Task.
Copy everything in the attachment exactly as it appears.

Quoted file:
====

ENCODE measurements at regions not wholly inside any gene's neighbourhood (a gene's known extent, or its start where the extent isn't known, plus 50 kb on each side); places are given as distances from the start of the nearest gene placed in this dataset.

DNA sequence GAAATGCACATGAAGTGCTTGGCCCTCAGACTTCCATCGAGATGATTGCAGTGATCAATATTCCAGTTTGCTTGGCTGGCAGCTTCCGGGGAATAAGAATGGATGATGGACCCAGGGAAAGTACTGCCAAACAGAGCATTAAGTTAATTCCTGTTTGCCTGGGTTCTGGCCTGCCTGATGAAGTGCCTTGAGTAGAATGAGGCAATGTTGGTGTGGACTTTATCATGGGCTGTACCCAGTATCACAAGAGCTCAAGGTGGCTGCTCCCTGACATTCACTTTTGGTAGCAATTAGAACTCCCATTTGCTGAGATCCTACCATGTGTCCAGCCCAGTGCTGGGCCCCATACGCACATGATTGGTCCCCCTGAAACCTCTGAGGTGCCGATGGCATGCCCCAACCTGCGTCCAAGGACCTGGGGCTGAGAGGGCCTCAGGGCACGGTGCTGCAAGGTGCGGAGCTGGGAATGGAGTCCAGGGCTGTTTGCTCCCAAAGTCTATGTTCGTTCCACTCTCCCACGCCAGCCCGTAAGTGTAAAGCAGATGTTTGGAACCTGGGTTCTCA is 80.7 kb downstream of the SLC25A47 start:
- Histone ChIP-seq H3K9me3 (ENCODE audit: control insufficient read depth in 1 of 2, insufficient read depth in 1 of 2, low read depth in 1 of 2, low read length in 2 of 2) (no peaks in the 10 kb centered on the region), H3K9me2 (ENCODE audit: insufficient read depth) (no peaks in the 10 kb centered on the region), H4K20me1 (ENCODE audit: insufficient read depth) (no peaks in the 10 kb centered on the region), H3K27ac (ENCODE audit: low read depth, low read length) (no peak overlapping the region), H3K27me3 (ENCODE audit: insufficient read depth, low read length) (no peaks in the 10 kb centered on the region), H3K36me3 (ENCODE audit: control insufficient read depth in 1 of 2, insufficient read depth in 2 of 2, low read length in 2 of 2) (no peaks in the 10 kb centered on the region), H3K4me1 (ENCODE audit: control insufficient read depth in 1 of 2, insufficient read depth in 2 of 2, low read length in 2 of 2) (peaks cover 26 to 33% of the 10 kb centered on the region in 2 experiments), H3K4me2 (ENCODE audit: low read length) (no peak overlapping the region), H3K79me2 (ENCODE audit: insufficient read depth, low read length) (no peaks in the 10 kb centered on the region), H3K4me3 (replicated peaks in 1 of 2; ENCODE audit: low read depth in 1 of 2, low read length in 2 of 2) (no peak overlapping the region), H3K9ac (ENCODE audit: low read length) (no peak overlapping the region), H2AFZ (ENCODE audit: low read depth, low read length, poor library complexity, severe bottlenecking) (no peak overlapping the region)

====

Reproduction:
ENCODE measurements at regions not wholly inside any gene's neighbourhood (a gene's known extent, or its start where the extent isn't known, plus 50 kb on each side); places are given as distances from the start of the nearest gene placed in this dataset.

DNA sequence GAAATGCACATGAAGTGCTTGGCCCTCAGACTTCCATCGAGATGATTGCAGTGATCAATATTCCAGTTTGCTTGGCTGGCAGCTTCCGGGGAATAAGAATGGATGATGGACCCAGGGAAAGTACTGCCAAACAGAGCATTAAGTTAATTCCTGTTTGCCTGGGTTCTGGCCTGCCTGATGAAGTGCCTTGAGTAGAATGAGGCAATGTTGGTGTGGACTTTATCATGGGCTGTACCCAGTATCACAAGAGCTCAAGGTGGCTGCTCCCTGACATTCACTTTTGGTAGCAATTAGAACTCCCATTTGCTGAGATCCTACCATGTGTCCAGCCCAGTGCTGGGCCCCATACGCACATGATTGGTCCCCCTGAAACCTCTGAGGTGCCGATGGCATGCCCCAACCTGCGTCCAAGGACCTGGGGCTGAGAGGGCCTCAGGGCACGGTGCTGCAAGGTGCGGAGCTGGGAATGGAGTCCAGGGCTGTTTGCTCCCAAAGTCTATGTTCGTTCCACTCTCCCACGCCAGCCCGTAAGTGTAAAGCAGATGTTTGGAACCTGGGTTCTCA is 80.7 kb downstream of the SLC25A47 start:
- Histone ChIP-seq H3K9me3 (ENCODE audit: control insufficient read depth in 1 of 2, insufficient read depth in 1 of 2, low read depth in 1 of 2, low read length in 2 of 2) (no peaks in the 10 kb centered on the region), H3K9me2 (ENCODE audit: insufficient read depth) (no peaks in the 10 kb centered on the region), H4K20me1 (ENCODE audit: insufficient read depth) (no peaks in the 10 kb centered on the region), H3K27ac (ENCODE audit: low read depth, low read length) (no peak overlapping the region), H3K27me3 (ENCODE audit: insufficient read depth, low read length) (no peaks in the 10 kb centered on the region), H3K36me3 (ENCODE audit: control insufficient read depth in 1 of 2, insufficient read depth in 2 of 2, low read length in 2 of 2) (no peaks in the 10 kb centered on the region), H3K4me1 (ENCODE audit: control insufficient read depth in 1 of 2, insufficient read depth in 2 of 2, low read length in 2 of 2) (peaks cover 26 to 33% of the 10 kb centered on the region in 2 experiments), H3K4me2 (ENCODE audit: low read length) (no peak overlapping the region), H3K79me2 (ENCODE audit: insufficient read depth, low read length) (no peaks in the 10 kb centered on the region), H3K4me3 (replicated peaks in 1 of 2; ENCODE audit: low read depth in 1 of 2, low read length in 2 of 2) (no peak overlapping the region), H3K9ac (ENCODE audit: low read length) (no peak overlapping the region), H2AFZ (ENCODE audit: low read depth, low read length, poor library complexity, severe bottlenecking) (no peak overlapping the region)